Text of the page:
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Cretan Lute Music: Avraam Avramidis – “Taksideftis tou Erota (Traveler of Love)”

Avraam Avramidis was born on September 23, in Athens, Greece. His roots are half from Istanbul in Turkey and half from Nafplio of Greece. His passion and love for music begun at the early age of ten, where radio and cassettes were the only means of distributing music at that time. At the age of 16, his father bought him an Electric Guitar, and he immediately replaced it with an Acoustic one! Immediately starting to teach himself to play songs.

After a few years, while studying at University (the Department of Applied Informatics in Management and Finance), he developed strong relationships with friends coming from the Island of Crete, and it was at this point that he first started to experience the great Cretan Culture and the magical instrument, the Cretan Lute (or so called Lagouto).

From that moment on, he dedicated all of his time learning the Cretan Culture and performing with his Lagouto at live gigs, concerts and show.  He also had the good fortune to meet Yiannis Ksilouris (also known as Psarogiannis) and Paris Perisinakis, two great mentors of the Cretan Lute (and Cretan Music in general), who helped him to develop not only the technical skills of the instrument, but how to express his feelings through music.

Today, after building a home studio in his house, Avramidis dedicates his free time (his main profession being a Software Developer), in composing new songs that are clearly influenced by Cretan Music. The main instruments that he uses in his song orchestrations are all acoustic ones and among them are the Cretan Lagouto, Cretan Lyra, Turkish Oud (mostly recorded with Arabic tuning), the Acoustic Guitar, as well as percussion instruments such as the Bendir, Daouli and Cajon.

This instrumental piece, “Taksideftis tou Erota (Traveler of Love)” is the first single by Avraam Avramidis and it is an improvisation using two Cretan Lutes.

After listening to this, I did a quick research and discovered that Cretan music is not to be confused with Greek music. Yes, I too know that the Cretans are Greeks but apparently, calling their music Greek music is considered an understatement of the sheer beauty and matchlessness of Cretan music.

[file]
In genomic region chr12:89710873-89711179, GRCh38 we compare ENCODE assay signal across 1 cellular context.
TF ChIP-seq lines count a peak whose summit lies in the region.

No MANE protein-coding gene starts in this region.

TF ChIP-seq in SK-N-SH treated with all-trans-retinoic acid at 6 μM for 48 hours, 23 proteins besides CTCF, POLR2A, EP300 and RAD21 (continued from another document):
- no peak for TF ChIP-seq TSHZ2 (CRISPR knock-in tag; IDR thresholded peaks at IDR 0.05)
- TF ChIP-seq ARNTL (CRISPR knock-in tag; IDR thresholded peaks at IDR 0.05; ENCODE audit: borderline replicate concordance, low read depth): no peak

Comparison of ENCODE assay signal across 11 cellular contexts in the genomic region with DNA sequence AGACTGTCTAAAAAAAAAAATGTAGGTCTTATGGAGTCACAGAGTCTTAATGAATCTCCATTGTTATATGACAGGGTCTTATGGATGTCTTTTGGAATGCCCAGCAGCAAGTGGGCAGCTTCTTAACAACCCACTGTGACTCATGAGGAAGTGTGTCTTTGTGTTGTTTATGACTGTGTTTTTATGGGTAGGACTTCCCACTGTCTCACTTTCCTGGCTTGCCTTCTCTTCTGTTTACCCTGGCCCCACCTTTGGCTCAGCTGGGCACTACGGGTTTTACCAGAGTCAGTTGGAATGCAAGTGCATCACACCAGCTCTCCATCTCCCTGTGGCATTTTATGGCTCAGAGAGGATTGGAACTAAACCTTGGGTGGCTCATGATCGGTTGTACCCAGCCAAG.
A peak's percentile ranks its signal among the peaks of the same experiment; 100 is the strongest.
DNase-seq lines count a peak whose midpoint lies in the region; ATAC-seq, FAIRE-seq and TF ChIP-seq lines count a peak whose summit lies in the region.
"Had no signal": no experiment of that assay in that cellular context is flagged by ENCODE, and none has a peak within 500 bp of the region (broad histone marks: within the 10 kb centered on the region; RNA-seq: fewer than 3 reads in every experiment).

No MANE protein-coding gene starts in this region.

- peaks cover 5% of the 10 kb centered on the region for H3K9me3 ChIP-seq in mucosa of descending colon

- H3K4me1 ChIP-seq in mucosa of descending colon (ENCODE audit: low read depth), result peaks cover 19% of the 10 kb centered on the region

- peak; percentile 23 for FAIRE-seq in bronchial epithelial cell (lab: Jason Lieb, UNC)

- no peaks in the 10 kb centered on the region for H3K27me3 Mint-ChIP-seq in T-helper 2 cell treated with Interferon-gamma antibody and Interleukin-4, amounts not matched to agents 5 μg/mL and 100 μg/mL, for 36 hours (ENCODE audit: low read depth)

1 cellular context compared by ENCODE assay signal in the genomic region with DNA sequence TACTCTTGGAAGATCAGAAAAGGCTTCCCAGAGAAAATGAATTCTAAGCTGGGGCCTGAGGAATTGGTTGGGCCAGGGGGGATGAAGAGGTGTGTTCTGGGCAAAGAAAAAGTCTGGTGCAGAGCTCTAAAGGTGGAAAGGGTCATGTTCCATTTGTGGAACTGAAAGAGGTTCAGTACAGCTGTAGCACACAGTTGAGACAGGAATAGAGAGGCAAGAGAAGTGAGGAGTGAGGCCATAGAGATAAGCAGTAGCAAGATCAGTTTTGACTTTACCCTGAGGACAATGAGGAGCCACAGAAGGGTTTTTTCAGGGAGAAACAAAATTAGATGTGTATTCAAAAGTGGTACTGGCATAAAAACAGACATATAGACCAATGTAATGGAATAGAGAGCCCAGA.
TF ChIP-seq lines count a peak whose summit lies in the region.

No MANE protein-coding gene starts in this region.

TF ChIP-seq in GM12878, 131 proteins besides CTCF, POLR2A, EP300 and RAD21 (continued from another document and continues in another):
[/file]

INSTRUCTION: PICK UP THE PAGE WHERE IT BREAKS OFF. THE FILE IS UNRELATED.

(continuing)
From what I’ve learned, Cretan music is an altogether different story. Apparently the Cretan instruments are almost all peculiar to this island and many of them are not used anywhere except Crete.

I read somewhere that Antonis Xylouris (probably better known as Psarantonis, a well-known representative of Cretan music), believes that music cannot be taught. He learned the notes but they never seemed useful to him. “There are no schools that can teach music,” he says. “Everyone can go to a music teacher to learn the notes, and become a musician. But not everyone can become an artist! One is born an artist. He has feelings and creates music from them. I never play a song exactly in the same way. If I play it again one time, it will not be the same. I decorate it, different each time. Every time I bring it further. Music is very long, it’s kilometers. Don’t listen to those who draw dots on a paper or to others who read them!”

Avraam Avramidis’ tuneful melody, “Taksideftis tou Erota (Traveler of Love)”, somehow reminded me of that statement; Not least because the song is improvised, lending itself perfectly to spontaneous artistic creation, where Avramidis proves himself to be more than competent.

Shamefully my knowledge of the Cretan Lute is much closer to zero than should be permitted, which inhibits my zest to describe the technical intricacies of Avramidis’ performance. However my ears are capable of perceiving the fact that “Taksideftis tou Erota (Traveler of Love)”, is a single to be savored, like a glass of fine vintage wine, and, although you could listen to it at low levels and still find it quite appealing, I recommend a much higher volume, perhaps using headphones, to best capture the depth and beauty of Mr. Avramidis’ playing and to not miss the intricacy and nuance of his virtuosity.

Let Avraam Avramidis serenade you with the beautiful tone of his unadorned Cretan Lute and be transported to an ambiance of serenity. This is the kind of music that simply relaxes and soothes the soul. It will put you in a very tranquil aura when nothing else does. Give it a try!










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